Wickiups, conical-shape dwellings used by the Ute Mountain Ute Tribe of southwestern Colorado, are still in use for ceremonial purposes. This photo shows a leaner Ute tipi from the 1870-1880s. The U.S. Forest Service’s Rocky Mountain Region partnered with the Dominguez Archaeological Research Group as part of the Region’s mission focus on historic and cultural preservation goals. (Photo courtesy of Curtis Martin, Dominguez Archaeological Research Group)
There are small piles of fallen wooden timbers on national forests in the Rocky Mountain Region that tell a story of the area’s past. They are part of aboriginal wooden structures known as wickiups, a conical-shaped dwelling used by native people.
These relics are known to be part of the Ute Mountain Ute Tribe of southwestern Colorado and are still in use for ceremonial purposes. The relics are part of the tribe’s legacy of living on these lands and are a part of the cultural history on the Grand Mesa – Uncompahgre – Gunnison, San Juan, White River and Rio Grande national forests. Read more »
Volunteer snow ranger Conradt Fredell shares his love of skiing and the beautiful landscape of the Arapaho National Forest by taking Loveland Ski Area visitors on an educational tour. The ski area is entirely on Forest Service land. (U.S. Forest Service)
Forget the high-priced dinner, artificial moon glow and hurried wait staff this Valentine’s Day.
Try, instead, something very different from the tried and true red roses that wilt away or those earrings that she really had hoped would be a ring. Plan a visit to a national forest or grassland. Let a photograph or video be the record of your everlasting love. Please do not carve your names into a tree or other object or in another way deface the beauty of our national forests and grasslands.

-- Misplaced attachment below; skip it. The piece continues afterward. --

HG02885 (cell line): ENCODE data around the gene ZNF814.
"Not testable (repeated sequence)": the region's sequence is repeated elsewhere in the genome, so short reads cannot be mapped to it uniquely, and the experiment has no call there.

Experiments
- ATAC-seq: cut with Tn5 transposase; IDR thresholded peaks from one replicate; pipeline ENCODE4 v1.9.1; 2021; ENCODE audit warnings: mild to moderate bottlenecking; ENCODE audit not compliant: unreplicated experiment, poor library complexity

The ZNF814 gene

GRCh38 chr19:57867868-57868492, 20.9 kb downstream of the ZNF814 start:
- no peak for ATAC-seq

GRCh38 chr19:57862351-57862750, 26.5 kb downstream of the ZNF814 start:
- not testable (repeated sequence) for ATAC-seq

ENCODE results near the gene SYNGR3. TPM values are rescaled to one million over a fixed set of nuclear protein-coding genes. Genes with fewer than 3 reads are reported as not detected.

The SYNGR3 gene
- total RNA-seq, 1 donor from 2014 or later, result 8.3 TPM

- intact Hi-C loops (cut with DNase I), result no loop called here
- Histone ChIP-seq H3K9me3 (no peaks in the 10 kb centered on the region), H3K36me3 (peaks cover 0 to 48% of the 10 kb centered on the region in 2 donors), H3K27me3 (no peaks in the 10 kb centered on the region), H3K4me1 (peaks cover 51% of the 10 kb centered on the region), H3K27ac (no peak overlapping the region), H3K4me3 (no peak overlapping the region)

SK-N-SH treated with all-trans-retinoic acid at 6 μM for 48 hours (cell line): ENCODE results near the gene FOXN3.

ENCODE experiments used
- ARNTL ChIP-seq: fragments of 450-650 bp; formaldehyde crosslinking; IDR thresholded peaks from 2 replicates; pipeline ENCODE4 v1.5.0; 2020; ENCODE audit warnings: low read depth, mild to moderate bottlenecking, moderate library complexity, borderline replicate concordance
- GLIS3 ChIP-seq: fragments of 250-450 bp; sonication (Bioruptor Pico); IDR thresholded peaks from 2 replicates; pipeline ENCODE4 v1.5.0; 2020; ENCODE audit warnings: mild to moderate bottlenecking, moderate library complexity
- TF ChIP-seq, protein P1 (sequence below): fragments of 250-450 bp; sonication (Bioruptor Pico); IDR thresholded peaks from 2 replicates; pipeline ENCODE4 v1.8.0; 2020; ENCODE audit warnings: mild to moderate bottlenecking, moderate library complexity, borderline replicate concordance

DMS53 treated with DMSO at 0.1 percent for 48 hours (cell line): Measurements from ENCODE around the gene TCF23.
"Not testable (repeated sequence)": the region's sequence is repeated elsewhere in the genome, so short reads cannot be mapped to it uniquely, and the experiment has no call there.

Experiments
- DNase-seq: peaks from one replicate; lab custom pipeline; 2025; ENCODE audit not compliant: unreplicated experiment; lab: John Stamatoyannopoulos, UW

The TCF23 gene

And if the weather for the recreational activity you would like to pursue makes a Valentine’s Day visit out of the question, consider designing and printing a “Let’s Love the Outdoors Together” coupon with a promise for a hike, bike or other activity during a more heart-warming time of year. Read more »
National Get Outdoors Day, created in a partnership with the U.S. Forest Service, will include a wide variety of opportunities to encourage healthy, active outdoor fun, from a rousing day of festivities in City Park in Denver to quieter observations on some national forest and grasslands.
Go Day, as it is often called, was launched June 14, 2008, through a partnership between the Forest Service and the American Recreation Coalition. Built on the success of More Kids in the Woods and other efforts, Go Day connects Americans – especially children – with nature and active lifestyles. Read more »
An HistoriCorps volunteer smooths a log to be used in the restoration of the Saguache Ranger Station on the Rio Grande National Forest. The restoration effort helped the U.S. Forest Service earn a 2011 National Preservation Honor Award from the National Trust for Historic Preservation.
The U.S. Forest Service’s HistoriCorps program in Golden, Colo., is one of 23 award winners honored by the National Trust for Historic Preservation during its 2011 National Preservation Conference Oct. 20 in Buffalo, N.Y. Read more »